Thursday, July 5, 2007
Yarn specs: 50 gram ball measuring 142 yards made of 57% extra fine merino, 33% microfibre, 10% cashmere. The proprieter of Now and Zen Yarns went on and on about how well garments knitted with this yarn look and last after repeated washing and use. She even said it was machine washable, using the gentle cycle and cold water. I, never one to believe a thing any sales person tells me, just smiled and expounded on it's overall loveliness. This yarn had me at the first touch. Everything else will be gravy.
No sooner did I buy this yarn than I was thinking furiously of a pattern for it. I wanted a shawl, but I needed a fully knitted pattern (i.e., no lace, no holes). I need it to keep me warm at work during the dog days of the office a/c.
I spent Sunday figuring out how to start the shawl bottom up, what edging to use, and then formulizing what pattern would be optimal. I eventually settled on a diamond seed stitch pattern I so loved with my Dale Baby Ull hat:
It was just a matter of trial and error to figure out how to incorporate the diamonds on an expanding canvas. I may not have won this battle in it's entirety but perfection is for losers. (Yeah I totally mean that cuz I never ever ever ever worry about what other people think. Nope, not me :-/)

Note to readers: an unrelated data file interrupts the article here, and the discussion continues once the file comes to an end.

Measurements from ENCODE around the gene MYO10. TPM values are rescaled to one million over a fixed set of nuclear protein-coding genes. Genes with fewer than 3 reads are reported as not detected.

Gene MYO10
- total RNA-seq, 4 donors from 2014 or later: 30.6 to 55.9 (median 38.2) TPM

I CO two stitches and began the increases in the first row. I will make two increases every other right side row. Up until the 11th row the pattern is all seed stitch. All of the increases have been made in pattern, that is, one increase was a knit stitch, one increase was a purl stitch. I make these initial increases in the center two stitches.
When beginning the 12th row I would have 10 stitches on my needle. It was time to introduce the stitch pattern used in the body of the shawl. On row 12 the first stitch is slipped (as are all first stitches in the entire work) then 2 stitches are worked in the seed stitch pattern. The next two stitches are knit. The first increase is worked into the left leg of the stitch below the second of these two knit stitches. (The three seed stitches and two knit stitches constitute the edging of my shawl.) In this row only, before starting the left side edging (the remaining five stitches plus one increase), I inserted a one-time increase using a make one increase. I then worked the left edge in reverse of the right edge
I finished my first skein last night and ironed it. The loop at the begnning of the shawl is just the cast on tail.